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Title: Clash o'the Titans
Posted: April 01, 2010 (08:20 AM)
Tonight a couple of my friends and I followed up a meal of Chinese BBQ with a trip to the late session of 3-D "Clash of the Titans" on the film's opening eve here in Sydney. For readers who don't know, this is a remake of the 1981 fantasy adventure film of the same name. The original was a starry eyed movie which left generally positive impressions on most kids who saw it at the time (including myself, and one of my two accompanying friends), and which in film history terms is important as the last film to feature the creature work of stop motion pioneer Ray Harryhausen.

I was in a very receptive mood tonight and basically enjoyed the experience, making ongoing comparisons to the original film in my head as it bounced along in spite of all the criticisms I am about to dole out.

The remake has a grungy, ugly look and a completely joyless opening quarter of an hour. Sam Worthington's blokey performance as Perseus turns out to be roughly interchangeable with the performances he gave in both Avatar and the last Terminator film, though Clash has next to no character development on the cards for any of its actors. What little humour there is comes in the form of cynical one-liners from one of Perseus's bearded mates. The film is mostly a series of grunty fight scenes involving sandaled humans versus giant CGI monsters giant scorpions, giant medusa, giant kraken, etc.

One of the heroes of the original Clash was a cute clockwork golden owl named Bubo. When trailers for the new Clash were screening, my friend and I joked about whether Bubo would make the remake. I said, "there's no way they're going to have a cute robot owl. This film looks way too grungy and they're playing heavy metal music on the trailer."

To all our surprises, Bubo did appear, albeit for ten seconds. Just before Perseus sets out on his adventure, he is digging around in a supply chest when he pulls out... Bubo, looking and sounding exactly like the little blighter did in 1981. This caused me to cry aloud: "Oh my God!"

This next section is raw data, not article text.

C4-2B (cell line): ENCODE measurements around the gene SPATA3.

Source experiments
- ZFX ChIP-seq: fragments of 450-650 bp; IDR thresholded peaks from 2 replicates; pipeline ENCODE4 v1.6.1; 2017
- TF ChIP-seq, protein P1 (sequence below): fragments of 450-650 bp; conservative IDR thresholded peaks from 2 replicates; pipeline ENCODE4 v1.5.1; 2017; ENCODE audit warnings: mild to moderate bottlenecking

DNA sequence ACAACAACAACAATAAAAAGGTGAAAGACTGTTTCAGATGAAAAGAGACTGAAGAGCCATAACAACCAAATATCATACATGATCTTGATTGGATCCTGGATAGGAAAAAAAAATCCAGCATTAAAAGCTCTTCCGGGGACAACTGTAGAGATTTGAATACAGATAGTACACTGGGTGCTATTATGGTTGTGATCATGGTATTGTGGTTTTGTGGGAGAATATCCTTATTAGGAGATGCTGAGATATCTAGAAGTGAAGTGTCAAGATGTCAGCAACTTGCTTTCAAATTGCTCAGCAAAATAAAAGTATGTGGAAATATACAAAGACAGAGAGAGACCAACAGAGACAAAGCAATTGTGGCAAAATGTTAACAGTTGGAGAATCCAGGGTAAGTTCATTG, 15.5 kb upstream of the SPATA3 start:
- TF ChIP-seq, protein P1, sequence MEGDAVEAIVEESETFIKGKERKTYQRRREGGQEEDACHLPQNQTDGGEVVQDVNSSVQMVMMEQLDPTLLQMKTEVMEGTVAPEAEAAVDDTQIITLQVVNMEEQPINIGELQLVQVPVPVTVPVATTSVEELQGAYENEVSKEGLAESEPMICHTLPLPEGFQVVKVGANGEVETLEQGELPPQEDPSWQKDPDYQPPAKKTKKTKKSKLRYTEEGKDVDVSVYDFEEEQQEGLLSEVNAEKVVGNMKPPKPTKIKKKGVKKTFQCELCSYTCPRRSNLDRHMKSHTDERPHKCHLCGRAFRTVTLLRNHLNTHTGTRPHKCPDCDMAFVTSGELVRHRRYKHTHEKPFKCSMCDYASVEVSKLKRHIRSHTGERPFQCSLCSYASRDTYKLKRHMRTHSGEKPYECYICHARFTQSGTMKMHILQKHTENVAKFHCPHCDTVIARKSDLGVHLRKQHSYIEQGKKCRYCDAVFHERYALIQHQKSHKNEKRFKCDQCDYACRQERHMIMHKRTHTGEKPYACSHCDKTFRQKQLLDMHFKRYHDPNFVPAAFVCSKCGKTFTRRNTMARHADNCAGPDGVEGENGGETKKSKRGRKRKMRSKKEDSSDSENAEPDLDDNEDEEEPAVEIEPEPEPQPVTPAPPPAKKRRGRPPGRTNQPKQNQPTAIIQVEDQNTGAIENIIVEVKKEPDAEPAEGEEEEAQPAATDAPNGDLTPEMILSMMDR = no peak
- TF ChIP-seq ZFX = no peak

Perseus considers the owl briefly and says something like, "What the hell is this?" His bearded one-linery friend responds with, "Don't worry about it, just leave it here." Then they shove the owl back in the box and go adventuring. In retrospect this was the wittiest moment in the whole film, even if it only made sense to people who knew the original. If you had been wondering if the owl would reappear, this scene both satisfied your desire to see the owl again and then reassured you that, "Okay, that's the owl issue dealt with, so no, the owl won't be in the film in general, and now you can stop worrying about it."

The basic strike against the new film, which amounts to 1000 strikes, is that not a single aspect of it is developed in any satisfying way. Dialogue is absolute nuts and bolts stuff to propel the simple plot. The people in the film aren't moved when their pals are killed, so you aren't either. There's a cast of gods in Olympus, but 80% of them stand in the background saying nothing. ALSO... Some witches make a prophecy which is never heard of again, and Zeus rants about not wanting to help his demigod son, but then immediately loads him up with weapons and goodies in the next scene.